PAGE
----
As a final point, it was not our intension to duplicate earlier studies addressing those adverse effects on MT bioenergetics imposed to either one or more cannabinoid constituents [6-8,38-42]. Our interest however, was directed to those potential morphologic aberrations of the MT and early stage dissolution of organelle membrane integrity within our enteric epithelial cell culture system. Perhaps of equal significance, is our recognition and execution of an appropriate transport/carrier system needed to investigate the effect of immiscible cannabinoids in an in vitro water-based cell culture assay.
Under the conditions of this study, a commercially available cannabinoid liquid tincture formulation and CBD per se, proved detrimental to the viability of HT-29 cells grown in monolayer culture and mitochondrial morphologic integrity, respectively. Significantly, and at an experimental dosing regimen from 50 to 125 µg/ml, the THC/CDB formulation affected a loss of MT antigen/immunofluorescent signal prior to the appearance of a cell monolayer degeneration. On the ultrastructural level, CBD alone affected an anomalous MT morphology, overtly recognized by an absence of organelle membrane in-folding and in turn, the characteristic cristae. It would not be unreasonable accordingly, to suggest a cannabinoid- and/or cannabidiol-associated deregulation of MT activity and in turn, the cytotoxic effect.
The THC/CBD liquid tincture formulation is immiscible in water-based systems. Homogenization of THC/CBD-associated lipid globules yielded a carrier/transport system detrimental to the viability of our cell culture system. We suggest a potential entry of homogenized microparticles into metabolizing HT-29 cells resulting in an organelle dysfunction followed by a cellular degeneration.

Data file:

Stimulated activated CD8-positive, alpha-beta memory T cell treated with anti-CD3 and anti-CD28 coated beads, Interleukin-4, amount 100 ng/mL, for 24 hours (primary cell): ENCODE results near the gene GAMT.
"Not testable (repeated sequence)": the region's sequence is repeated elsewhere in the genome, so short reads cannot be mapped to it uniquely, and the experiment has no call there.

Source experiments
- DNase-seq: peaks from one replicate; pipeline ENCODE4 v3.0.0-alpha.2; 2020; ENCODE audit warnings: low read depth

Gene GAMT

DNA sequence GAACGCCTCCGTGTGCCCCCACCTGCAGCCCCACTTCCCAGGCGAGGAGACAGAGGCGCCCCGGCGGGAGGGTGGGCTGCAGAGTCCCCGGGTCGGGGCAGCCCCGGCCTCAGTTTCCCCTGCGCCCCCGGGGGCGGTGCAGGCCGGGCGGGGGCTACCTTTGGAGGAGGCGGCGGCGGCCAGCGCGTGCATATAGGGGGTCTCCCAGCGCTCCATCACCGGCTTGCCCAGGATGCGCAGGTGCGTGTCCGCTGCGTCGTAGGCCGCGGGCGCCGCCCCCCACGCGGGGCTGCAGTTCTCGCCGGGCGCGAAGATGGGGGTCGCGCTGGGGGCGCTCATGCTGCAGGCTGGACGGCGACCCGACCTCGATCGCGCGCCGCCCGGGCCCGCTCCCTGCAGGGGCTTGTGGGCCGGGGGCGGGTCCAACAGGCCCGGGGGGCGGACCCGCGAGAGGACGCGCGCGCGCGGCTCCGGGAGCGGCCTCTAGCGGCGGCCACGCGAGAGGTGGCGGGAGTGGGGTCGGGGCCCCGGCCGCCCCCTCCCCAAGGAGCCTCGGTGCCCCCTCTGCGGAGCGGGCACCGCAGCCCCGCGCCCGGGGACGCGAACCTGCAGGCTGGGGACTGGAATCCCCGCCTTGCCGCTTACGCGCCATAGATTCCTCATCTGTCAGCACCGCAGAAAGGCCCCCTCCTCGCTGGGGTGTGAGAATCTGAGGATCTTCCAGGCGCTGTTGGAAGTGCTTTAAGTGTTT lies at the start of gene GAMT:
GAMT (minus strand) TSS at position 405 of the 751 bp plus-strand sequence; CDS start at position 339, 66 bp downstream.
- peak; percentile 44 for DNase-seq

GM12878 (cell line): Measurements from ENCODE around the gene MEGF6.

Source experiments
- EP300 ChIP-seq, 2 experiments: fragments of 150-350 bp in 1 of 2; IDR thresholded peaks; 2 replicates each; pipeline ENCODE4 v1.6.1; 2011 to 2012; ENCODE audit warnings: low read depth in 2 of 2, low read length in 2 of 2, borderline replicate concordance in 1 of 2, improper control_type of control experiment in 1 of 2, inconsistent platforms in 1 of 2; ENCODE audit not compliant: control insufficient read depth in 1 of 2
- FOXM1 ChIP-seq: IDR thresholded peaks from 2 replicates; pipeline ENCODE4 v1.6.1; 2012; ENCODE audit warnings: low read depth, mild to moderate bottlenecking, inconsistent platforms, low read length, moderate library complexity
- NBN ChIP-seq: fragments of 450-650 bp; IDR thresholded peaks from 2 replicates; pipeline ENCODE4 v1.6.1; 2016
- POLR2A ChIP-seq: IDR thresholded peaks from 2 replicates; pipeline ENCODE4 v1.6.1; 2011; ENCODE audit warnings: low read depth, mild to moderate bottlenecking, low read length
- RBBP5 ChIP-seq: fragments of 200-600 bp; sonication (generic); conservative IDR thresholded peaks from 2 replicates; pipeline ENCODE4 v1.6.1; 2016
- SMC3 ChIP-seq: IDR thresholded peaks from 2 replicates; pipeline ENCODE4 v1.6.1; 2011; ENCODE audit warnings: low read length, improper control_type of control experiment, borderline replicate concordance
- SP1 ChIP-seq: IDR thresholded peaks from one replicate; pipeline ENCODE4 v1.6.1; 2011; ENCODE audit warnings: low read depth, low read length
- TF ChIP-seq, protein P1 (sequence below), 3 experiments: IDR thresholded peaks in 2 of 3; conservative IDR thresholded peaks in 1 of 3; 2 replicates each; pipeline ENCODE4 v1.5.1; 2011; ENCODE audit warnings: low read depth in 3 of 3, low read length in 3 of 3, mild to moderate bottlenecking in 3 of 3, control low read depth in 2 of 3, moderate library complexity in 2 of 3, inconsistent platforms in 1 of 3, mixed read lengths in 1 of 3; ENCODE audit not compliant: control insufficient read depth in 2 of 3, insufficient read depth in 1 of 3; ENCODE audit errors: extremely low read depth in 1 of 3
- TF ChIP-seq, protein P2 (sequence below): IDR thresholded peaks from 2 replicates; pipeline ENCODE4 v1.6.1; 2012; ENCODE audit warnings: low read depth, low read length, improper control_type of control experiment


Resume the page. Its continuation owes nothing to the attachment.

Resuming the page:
Our study, on the in-vitro level, draws attention to a potential link between cannabis intake and gastrointestinal dysfunction reflective of CHS. The in vitro use of the HT-29 cell line as a model system directs one’s attention to a potential mechanism associated with CHS/bowel dysfunction on the organismic level. Our work further points out the critical need to recognize and address any potential assay limitations (e.g., analyte immiscibility), which might adversely affect a given test’s negative predictive value. Further studies are needed in the animal model to further address the mechanism(s) of cannabinoid activity on gut physiology.
SL and RG conceived and designed the research. SL, DR, and HL conducted the experiments. RG and SL performed the electron microscopy and analyzed the data. SL wrote the manuscript. All data was generated in-house, and no paper mill was used. All authors read and approved the manuscript. No human subjects were involved in the experimentation. The authors acknowledge that there are no conflicts of interest.
This work was supported in part, by a St. Francis College Faculty Research Grant and funding from the Department of Biology and Health Sciences. We appreciate the technical assistance of Kirsten Casares.